Naples:life,death &
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entry Nov 2013

Get Thee to a Nunnery,
     Three items on convents: (1) Cities & Virgins (2) Scandal in Naples  (3) Escape from the Cloister, -both 2 & 3 by L. Mangiafico
1.  Cities & Virgins

"Cities and Virgins: Female Aristocratic Convents in Early Modern Naples and Palermo" by Helen Hills in Oxford Art Journal, Vol. 22, No. 1 (1999), pp. 31-54 Published by: Oxford University Press.
Stable URL:

These are my comments on a fine essay by Helen Hills in the Oxford Art Journal. It is not an abstract or a synthesis, merely some comments on what I found interesting. It is by no means a substitute for the real thing (for which I refer you to the JSTOR reference, above).

The church of Regina Coeli in Naples     
Elsewhere I have an entry on the Rebirth of Rome in the Middle Ages. At the time I researched it, I remember being informed of the somewhat helter-skelter approach to the urbanization of the Eternal City. Cities and Virgins: Female Aristocratic Convents in Early Modern Naples and Palermo now make me aware that there were similar approaches in those cities. There was significant building that was not necessarily mandated from the Spanish viceroy at the top; much development in the age of the Neapolitan Baroque started in the middle, at the level of the aristocratic convents, helping to shape the city around them.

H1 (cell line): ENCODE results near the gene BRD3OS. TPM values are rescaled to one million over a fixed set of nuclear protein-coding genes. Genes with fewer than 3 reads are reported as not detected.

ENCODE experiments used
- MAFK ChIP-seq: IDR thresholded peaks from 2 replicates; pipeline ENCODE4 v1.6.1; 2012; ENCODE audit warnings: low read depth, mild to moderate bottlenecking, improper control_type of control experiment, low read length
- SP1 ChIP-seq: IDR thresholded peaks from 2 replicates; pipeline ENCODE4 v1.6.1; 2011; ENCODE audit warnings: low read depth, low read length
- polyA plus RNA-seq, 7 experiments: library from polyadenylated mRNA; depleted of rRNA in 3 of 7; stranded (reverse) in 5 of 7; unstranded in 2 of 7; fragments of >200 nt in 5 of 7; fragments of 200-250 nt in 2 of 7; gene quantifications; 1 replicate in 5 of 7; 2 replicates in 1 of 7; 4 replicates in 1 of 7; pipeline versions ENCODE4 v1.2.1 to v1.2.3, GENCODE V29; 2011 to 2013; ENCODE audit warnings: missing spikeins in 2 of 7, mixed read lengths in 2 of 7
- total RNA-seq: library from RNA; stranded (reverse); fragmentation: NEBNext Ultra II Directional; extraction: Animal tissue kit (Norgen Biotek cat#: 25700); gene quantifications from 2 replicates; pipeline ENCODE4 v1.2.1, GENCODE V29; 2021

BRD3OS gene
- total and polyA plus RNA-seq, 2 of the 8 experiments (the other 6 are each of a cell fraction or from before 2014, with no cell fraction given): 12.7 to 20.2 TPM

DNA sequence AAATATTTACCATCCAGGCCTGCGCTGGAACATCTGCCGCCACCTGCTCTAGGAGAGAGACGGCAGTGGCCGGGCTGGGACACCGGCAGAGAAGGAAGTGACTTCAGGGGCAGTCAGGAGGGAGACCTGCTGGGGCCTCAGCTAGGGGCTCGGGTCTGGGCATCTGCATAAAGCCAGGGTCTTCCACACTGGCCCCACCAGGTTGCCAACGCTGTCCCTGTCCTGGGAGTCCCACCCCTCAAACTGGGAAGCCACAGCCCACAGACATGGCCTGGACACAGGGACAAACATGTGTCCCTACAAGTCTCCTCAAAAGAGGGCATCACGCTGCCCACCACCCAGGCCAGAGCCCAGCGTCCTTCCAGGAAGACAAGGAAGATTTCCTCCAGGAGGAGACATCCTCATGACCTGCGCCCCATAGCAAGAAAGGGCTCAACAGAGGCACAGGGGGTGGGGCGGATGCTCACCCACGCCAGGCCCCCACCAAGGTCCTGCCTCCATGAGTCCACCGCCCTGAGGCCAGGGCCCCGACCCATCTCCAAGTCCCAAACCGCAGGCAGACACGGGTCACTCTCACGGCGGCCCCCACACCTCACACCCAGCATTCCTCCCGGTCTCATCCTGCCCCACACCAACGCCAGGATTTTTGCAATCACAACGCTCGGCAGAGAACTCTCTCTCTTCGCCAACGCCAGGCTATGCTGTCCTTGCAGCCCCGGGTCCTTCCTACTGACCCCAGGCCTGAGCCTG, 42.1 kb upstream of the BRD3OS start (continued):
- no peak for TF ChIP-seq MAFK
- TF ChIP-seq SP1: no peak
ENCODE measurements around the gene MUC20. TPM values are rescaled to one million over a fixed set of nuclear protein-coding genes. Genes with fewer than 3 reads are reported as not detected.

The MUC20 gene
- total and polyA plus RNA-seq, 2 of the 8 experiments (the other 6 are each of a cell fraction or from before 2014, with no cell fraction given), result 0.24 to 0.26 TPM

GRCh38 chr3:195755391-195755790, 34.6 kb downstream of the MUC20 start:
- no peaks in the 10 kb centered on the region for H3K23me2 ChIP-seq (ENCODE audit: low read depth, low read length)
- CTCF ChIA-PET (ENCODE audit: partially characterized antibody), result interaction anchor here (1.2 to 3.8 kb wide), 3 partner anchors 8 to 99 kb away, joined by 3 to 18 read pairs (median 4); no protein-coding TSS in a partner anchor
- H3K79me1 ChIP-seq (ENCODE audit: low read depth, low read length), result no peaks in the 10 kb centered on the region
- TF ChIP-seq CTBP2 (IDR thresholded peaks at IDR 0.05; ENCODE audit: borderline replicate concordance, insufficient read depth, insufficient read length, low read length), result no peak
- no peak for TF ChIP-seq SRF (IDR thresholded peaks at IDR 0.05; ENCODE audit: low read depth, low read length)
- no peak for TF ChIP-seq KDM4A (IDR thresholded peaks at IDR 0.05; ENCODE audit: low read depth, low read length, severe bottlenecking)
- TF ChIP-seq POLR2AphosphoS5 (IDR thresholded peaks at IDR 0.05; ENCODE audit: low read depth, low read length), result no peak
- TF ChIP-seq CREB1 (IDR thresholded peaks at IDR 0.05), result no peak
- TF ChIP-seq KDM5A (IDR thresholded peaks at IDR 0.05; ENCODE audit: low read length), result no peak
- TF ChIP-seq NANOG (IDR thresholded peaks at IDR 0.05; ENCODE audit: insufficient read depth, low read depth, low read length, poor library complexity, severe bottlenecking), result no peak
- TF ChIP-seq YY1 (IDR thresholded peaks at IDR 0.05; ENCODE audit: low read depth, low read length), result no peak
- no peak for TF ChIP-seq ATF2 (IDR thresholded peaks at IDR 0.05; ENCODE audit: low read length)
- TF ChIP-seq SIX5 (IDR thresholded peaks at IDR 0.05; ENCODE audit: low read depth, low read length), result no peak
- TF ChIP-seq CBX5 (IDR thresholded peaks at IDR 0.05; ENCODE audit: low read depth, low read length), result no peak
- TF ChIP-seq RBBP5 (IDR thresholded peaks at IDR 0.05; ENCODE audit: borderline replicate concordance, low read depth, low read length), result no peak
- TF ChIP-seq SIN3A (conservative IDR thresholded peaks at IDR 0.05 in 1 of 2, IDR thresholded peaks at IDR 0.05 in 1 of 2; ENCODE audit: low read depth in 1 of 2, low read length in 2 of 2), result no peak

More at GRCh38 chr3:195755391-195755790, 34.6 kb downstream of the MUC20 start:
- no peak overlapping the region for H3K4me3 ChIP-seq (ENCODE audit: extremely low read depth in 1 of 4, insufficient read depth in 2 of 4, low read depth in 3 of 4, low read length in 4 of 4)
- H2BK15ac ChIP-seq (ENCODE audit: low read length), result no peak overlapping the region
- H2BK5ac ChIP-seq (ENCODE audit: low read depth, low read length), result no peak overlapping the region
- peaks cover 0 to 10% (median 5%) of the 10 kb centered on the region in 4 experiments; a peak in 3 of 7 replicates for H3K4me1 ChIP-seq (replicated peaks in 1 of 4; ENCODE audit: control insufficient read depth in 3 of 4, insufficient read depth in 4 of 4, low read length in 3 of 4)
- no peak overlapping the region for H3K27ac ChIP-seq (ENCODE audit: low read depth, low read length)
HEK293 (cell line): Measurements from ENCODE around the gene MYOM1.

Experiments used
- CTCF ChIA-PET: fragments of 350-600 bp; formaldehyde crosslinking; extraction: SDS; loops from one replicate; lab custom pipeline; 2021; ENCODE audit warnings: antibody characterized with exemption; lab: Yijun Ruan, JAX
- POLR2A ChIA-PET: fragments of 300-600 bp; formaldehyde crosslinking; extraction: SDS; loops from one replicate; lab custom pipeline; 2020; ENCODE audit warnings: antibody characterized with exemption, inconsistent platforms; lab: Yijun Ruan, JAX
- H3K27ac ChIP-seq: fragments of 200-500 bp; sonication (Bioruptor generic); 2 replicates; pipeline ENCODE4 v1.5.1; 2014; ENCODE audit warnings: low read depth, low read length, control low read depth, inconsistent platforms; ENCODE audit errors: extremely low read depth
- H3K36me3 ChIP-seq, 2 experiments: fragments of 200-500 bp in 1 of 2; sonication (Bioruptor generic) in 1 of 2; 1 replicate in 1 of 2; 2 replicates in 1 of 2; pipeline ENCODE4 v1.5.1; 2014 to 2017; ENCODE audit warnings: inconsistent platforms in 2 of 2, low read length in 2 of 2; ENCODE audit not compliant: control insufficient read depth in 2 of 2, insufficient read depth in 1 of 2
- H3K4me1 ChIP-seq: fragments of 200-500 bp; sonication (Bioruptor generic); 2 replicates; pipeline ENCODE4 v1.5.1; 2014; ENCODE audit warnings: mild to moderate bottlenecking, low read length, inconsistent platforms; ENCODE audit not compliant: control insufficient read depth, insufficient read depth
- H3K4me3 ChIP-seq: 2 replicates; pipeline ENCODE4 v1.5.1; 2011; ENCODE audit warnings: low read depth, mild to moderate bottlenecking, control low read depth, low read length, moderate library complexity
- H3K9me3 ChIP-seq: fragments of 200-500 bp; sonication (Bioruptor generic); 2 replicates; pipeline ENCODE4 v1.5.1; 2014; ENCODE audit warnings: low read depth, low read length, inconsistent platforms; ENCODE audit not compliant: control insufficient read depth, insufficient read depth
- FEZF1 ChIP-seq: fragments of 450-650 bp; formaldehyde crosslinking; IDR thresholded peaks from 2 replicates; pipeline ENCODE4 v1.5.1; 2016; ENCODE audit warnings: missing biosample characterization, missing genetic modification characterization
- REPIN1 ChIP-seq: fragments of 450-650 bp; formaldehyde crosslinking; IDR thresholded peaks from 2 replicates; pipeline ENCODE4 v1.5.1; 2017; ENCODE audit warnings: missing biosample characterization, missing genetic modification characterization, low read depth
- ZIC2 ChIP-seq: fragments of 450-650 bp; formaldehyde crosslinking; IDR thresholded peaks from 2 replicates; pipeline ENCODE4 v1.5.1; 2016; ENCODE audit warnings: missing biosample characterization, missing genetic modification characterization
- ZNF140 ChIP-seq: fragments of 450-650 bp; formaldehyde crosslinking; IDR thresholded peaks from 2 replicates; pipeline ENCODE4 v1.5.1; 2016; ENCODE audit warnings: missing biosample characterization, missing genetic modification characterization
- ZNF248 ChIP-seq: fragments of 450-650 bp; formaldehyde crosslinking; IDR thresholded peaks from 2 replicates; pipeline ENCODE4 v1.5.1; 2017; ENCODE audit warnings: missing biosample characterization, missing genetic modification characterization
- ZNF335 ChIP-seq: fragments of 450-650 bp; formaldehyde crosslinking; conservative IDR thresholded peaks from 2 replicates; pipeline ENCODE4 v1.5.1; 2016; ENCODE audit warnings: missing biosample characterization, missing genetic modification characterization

The author, Helen Hills, asks the question of how female aristocratic convents and the women residing in them contributed to the interplay of the development of the city, architecture, social class, and particularly gender in the development of the cities of Palermo and Naples. She makes the point that the role of gender has largely been overlooked in the history of urbanism—that is to say, gender-specific contributions, not whether there were individual brilliant woman artists or patrons of the arts. Of course, there were, but was the role of women as a class, specifically women in religious houses, different. Her answer is yes. Why? That is the point of the essay.

We consider first the session of the Council of Trent (Trento, in northern Italy) in 1563 and the effect it had on women. To refresh your memory, the Council of Trent met 25 times between 1545 and 1563 to deal with the Protestant Reformation; it was the beginning of the so-called Counter-Reformation. In a hurry by 1563, the council left until the very last session the question of women in convents and then dealt with the issue in a very retrograde fashion, reinstating a papal decree from 1298 (almost three centuries earlier!) that women in convents should be strictly enclosed, walled off from the outside world and not be permitted to leave the cloister except in dire emergencies. This set back the tradition of the increasing amount of involvement by nuns in the outside community that had developed over the previous three-hundred years; it ignored the fact that, especially in Naples, the life of the nun was a way for a poor family to preserve its honor—that is, having a daughter active within the church, but not socially isolated from family and community. It was also a way for rich families to avoid paying extravagant dowries when they married a daughter off. She could enter a nunnery instead, for a much smaller “conventual dowry” and still keep her property.

The new isolation had, says Hills,